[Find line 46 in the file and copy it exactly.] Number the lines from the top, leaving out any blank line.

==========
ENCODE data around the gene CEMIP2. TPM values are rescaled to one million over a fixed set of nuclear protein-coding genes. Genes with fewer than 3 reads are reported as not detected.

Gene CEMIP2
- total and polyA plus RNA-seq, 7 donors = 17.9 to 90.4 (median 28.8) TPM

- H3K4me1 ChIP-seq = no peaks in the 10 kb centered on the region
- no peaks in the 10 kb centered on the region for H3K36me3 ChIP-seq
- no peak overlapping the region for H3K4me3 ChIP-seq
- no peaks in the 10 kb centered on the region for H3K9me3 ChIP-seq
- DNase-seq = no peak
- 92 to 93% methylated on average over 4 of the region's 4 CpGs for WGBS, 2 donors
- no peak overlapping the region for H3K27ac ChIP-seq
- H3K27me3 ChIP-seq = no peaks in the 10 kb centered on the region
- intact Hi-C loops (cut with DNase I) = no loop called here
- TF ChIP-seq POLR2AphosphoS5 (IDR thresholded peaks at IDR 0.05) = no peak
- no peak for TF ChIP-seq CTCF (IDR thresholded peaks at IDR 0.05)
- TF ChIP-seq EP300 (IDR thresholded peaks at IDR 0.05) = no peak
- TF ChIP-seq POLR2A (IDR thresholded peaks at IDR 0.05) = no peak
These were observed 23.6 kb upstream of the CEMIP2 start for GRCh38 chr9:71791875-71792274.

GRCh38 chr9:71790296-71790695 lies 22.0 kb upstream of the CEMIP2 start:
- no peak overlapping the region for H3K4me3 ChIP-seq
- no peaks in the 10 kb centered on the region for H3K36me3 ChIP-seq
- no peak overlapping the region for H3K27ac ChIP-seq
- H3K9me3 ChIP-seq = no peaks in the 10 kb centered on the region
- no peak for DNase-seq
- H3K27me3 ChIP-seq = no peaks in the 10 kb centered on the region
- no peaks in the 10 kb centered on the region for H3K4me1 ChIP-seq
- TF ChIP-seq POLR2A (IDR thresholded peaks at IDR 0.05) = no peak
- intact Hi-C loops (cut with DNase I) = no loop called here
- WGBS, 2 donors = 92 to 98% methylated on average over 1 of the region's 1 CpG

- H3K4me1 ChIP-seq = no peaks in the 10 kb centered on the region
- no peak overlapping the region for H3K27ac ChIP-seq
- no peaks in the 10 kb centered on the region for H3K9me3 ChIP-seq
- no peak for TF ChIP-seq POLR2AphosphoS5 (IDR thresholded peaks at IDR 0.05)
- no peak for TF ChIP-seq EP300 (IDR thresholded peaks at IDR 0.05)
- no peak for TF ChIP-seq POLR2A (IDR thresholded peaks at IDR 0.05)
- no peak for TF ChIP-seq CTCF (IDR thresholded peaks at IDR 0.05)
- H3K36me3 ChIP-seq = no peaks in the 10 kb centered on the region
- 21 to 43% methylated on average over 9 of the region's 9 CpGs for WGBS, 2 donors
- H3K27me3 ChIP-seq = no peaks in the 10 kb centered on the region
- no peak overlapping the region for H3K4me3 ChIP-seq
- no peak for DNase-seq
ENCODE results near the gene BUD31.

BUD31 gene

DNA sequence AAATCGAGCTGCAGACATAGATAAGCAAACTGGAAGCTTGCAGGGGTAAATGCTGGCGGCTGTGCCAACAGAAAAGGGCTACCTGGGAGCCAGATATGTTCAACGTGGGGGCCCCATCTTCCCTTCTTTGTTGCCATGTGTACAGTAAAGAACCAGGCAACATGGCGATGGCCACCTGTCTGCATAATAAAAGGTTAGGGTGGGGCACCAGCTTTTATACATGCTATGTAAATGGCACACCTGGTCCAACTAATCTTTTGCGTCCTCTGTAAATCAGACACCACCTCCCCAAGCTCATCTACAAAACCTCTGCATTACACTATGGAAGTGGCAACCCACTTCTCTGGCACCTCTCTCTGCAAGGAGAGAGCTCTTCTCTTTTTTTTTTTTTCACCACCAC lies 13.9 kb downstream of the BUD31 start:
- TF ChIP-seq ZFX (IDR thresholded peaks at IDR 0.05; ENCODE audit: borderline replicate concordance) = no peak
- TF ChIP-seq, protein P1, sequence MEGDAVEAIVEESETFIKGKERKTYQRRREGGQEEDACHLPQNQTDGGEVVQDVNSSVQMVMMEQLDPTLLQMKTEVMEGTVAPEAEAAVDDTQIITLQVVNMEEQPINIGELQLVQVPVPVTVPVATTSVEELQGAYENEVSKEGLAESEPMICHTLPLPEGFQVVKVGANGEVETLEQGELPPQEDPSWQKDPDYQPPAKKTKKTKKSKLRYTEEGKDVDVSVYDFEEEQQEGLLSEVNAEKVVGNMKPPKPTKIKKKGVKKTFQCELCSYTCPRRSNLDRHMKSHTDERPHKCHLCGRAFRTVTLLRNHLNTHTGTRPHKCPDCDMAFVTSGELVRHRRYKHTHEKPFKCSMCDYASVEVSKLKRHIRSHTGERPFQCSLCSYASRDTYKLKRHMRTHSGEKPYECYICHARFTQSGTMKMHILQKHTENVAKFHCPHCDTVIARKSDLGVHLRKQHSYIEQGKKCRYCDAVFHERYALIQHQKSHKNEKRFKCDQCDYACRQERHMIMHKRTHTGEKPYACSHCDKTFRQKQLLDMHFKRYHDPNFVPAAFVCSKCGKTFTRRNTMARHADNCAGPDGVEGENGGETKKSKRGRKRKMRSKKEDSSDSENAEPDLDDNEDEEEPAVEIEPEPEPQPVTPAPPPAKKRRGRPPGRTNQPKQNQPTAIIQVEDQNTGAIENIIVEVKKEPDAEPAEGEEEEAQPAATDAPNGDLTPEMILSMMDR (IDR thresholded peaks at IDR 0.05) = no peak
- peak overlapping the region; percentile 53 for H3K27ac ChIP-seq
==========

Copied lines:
- peak overlapping the region; percentile 53 for H3K27ac ChIP-seq